You can now go to jail for insulting Anna Soubry
MPs are now part of a protected class who it is illegal to insult and protest against.
In Anglo-Saxon times, you had to choose carefully who you messed with. If you happened to kill someone, then the more important he was, the more it cost you – a serf came in at 40 shillings, a freeman 100 and a prince 1,500. Today, things are different, of course. Everyone mucks in together and we don’t have privileged classes entitled to special protections.
Or do we? One of the sideshows of the General Election might make you think again. Ex-Tory Remainer Anna Soubry, standing in Broxtowe, faced a persistent and vocal opponent called Amy Dalla Mura (known online as Based Amy). Dalla Mura is a member of the nationalist English Democrats and is a fanatical Brexiteer.
Last January, during one of Soubry’s question-and-answer sessions, in a swish London hotel shortly before she resigned the Tory whip, Dalla Mura intervened loudly throughout. She accused Soubry of not respecting the referendum vote and got into arguments with the audience. Two months later, while Soubry (by then in the Independent Group) was giving an interview to BBC Newsnight in the central lobby at Westminster, Dalla Mura was there again. She interrupted to say, ‘Anna Soubry is traitor’. ‘Get the police’, said Soubry.
You might think this was just part of the political rough-and-tumble. Far from it. The police now have a special unit called PLAIT – the parliamentary liaison and investigations team – dedicated to dealing with ‘attacks’ on MPs. Police intervened and Dalla Mura was arrested and prosecuted at Westminster Magistrates’ Court for harassment. In November she was convicted. Despite the fact that she was standing as a candidate in Broxtowe, she was bailed for sentence on condition that she neither visit Broxtowe nor mention Soubry in any of her literature. She won 432 votes despite these handicaps (beating another independent). Last week she was sentenced to 28 days in jail.
There is so much wrong with this. Nothing Dalla Mura did should have been treated as a criminal offence. However much Soubry affected to be frightened for her safety, Dalla Mura never threatened violence. Reduced to its essentials, all she did was consistently and effectively embarrass Soubry and make it difficult for her to get her message across. No doubt this was frustrating. But it is what any robust politician ought to have to put up with. If the law on harassment prevents it, then it needs to be reined in, not have its use extended. Yet in this trivial case, Dalla Mura was not only given a criminal record — she was actually imprisoned.
Secondly, it is hard to see any justification for the restrictions placed on Dalla Mura’s election campaigning while she was on bail. Broxtowe is a large constituency consisting of three towns. What possible harm could be done to Soubry by the mere presence of an opponent in one or more of them is entirely unclear. As for the prohibition against any mention of Soubry in her campaign literature, this was simply bizarre. Any politician who is so oversensitive as to be distressed by the uncomplimentary mention of her own name in a General Election campaign does not deserve to be in politics.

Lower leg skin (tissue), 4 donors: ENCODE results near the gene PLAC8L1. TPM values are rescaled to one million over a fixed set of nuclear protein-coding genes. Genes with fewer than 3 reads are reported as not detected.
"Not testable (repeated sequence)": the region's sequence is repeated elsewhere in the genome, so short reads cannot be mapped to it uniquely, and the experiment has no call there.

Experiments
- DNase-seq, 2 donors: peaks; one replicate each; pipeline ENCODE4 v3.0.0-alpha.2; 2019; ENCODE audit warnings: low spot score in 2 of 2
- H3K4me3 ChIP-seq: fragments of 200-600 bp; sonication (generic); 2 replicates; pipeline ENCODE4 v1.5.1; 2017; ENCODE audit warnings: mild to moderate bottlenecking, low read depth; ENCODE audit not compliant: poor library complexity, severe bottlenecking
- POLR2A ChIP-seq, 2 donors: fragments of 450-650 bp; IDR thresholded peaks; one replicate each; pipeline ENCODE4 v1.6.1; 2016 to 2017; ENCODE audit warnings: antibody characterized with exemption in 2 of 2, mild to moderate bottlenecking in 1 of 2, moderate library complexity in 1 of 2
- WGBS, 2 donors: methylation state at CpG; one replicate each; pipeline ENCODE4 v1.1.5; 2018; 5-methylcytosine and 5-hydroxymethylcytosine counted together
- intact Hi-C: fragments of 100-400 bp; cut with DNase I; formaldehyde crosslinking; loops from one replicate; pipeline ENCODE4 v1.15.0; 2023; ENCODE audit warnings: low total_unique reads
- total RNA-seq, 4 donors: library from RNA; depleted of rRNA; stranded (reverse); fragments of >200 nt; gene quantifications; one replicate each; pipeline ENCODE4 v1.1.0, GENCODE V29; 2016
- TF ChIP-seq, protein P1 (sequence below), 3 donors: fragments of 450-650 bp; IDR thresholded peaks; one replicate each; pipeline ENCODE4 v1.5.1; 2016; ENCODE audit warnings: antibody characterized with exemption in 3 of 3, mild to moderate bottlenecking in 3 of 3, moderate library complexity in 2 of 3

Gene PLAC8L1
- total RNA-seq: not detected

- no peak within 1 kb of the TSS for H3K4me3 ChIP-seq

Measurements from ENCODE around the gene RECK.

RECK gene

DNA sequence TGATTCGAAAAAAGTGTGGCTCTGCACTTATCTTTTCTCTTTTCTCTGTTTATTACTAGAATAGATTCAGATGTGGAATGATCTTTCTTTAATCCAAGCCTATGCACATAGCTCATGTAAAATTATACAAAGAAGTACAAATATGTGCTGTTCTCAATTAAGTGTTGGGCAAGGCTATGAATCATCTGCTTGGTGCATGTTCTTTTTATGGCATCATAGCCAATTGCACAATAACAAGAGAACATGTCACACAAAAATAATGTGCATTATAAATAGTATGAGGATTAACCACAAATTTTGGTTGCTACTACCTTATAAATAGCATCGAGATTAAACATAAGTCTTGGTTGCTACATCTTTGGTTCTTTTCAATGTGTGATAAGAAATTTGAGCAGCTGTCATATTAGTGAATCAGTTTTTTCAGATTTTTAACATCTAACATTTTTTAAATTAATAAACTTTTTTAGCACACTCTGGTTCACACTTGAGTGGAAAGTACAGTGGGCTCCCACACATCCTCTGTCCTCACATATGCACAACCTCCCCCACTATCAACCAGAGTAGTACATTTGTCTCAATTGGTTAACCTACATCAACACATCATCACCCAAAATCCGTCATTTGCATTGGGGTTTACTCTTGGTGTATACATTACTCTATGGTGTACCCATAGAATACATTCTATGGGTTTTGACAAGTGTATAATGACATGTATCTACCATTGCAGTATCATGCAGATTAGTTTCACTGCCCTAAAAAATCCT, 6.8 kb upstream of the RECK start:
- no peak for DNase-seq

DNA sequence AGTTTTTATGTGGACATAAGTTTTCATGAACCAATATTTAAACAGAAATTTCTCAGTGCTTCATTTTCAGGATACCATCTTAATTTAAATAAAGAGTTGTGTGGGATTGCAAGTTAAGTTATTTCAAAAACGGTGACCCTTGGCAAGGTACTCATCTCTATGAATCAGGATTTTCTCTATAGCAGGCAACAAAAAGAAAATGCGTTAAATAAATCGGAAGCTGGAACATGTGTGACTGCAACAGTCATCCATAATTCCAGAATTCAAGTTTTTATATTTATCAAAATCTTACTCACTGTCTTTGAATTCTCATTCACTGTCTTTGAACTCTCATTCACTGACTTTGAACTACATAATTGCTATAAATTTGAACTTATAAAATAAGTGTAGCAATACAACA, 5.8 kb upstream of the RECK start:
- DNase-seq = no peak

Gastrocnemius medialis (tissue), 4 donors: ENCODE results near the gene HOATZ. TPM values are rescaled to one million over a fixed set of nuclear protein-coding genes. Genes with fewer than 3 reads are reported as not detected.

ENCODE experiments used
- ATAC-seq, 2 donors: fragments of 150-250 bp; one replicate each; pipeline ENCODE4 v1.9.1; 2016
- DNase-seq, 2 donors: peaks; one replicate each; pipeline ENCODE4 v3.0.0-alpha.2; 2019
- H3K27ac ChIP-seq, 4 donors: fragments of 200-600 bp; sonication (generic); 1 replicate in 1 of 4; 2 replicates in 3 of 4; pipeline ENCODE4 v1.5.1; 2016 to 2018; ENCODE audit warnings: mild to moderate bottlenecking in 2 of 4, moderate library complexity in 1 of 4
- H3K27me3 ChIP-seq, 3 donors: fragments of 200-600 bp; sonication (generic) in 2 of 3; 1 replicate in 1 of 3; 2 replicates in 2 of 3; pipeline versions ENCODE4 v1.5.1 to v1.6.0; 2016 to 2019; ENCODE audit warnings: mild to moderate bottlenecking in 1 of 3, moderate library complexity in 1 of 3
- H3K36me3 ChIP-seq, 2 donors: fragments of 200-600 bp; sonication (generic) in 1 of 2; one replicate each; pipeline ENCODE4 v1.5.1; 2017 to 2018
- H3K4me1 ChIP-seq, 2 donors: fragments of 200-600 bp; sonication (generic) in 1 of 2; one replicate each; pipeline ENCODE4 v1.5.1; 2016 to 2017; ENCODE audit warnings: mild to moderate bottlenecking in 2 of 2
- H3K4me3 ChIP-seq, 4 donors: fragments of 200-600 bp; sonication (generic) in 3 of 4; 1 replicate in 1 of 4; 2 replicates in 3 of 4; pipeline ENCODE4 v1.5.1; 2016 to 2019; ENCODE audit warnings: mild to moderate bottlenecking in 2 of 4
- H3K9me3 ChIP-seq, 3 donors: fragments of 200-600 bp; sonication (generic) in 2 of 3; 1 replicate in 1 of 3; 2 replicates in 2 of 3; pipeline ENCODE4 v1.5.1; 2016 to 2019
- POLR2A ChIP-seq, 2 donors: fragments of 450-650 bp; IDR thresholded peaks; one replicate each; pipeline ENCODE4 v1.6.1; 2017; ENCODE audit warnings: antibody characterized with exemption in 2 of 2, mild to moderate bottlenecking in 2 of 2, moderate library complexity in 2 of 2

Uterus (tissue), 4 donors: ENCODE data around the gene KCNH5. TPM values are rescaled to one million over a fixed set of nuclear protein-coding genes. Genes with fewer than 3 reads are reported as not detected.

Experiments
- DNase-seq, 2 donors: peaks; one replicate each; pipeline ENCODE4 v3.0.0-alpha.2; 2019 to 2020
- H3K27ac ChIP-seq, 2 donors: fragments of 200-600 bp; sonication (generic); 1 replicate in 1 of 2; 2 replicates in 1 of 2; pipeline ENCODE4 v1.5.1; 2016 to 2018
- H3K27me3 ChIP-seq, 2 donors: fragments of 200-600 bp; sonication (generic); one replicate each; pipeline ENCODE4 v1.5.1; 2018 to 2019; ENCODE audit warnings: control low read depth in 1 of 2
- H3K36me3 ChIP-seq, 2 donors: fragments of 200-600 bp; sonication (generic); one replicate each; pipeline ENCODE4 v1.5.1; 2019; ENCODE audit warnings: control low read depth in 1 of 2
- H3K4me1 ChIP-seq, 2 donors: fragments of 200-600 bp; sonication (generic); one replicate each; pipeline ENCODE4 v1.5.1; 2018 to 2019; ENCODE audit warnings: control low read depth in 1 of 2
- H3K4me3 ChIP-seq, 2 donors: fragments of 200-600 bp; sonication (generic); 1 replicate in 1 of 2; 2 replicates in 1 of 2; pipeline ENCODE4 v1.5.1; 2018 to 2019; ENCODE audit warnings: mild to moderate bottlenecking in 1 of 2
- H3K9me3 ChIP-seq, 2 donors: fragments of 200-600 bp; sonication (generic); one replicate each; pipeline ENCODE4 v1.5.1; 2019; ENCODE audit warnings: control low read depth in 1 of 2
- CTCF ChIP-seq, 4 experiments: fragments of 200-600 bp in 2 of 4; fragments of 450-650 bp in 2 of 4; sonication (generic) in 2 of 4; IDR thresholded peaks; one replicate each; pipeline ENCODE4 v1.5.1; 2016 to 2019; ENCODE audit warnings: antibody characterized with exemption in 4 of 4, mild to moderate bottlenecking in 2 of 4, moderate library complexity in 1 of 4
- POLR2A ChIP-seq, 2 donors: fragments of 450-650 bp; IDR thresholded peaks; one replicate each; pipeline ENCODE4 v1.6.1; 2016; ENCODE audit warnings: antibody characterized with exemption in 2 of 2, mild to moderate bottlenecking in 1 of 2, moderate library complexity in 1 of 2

Thirdly, the comments made by chief magistrate Emma Arbuthnot in the case are alarming. Having started by saying that this was not a freedom-of-speech case – always a surefire indication that free speech really is at stake – Arbuthnot went on to refer to Dalla Mura’s activities as ‘intimidation’ (which they were not). Then, like too many people who should know better, she invoked the murder of Jo Cox by a madman. As if there could be any reasonable comparison between heckling a self-important politician and murder. Arbuthnot then suggested that Dalla Mura was damaging democracy and insisted that ‘MPs should be able to do their jobs without putting up with harassment’. Finally, she added that: ‘You insulted her by calling her a traitor among other things. This behaviour against elected representatives carrying out their duties will not be tolerated by this court.’ In other words, insults against politicians will be criminalised.
This isn’t the first time we have seen the heavy-handed treatment of political protest. In July this year, the same chief magistrate gave a suspended sentence to another anti-Soubry protester who called her a ‘Nazi’ and a ‘traitor’. For good measure, Arbuthnot also banned him from Parliament Square. Such ‘tirades’ were unacceptable in the face of a ‘vulnerable’ Soubry who had shown ‘great courage’, she said.
So, the ‘safeguarding’ of democracy apparently now means that MPs and politicians must be given a special protected status. They must have the right – unlike the rest of us – to protection from stinging insults under threat of imprisonment.
The establishment is, of course, delighted with this state of affairs. Chillingly, immediately after the Dalla Mura hearing, a spokesman for the Metropolitan Police said that his force had a ‘commitment to dealing robustly with incidents of harassment and abuse against MPs’. He added, menacingly, that having strong political opinions was ‘absolutely no excuse’. Let that sink in.
Andrew Tettenborn is a professor of commercial law and a former Cambridge admissions officer.
Picture by: Getty.
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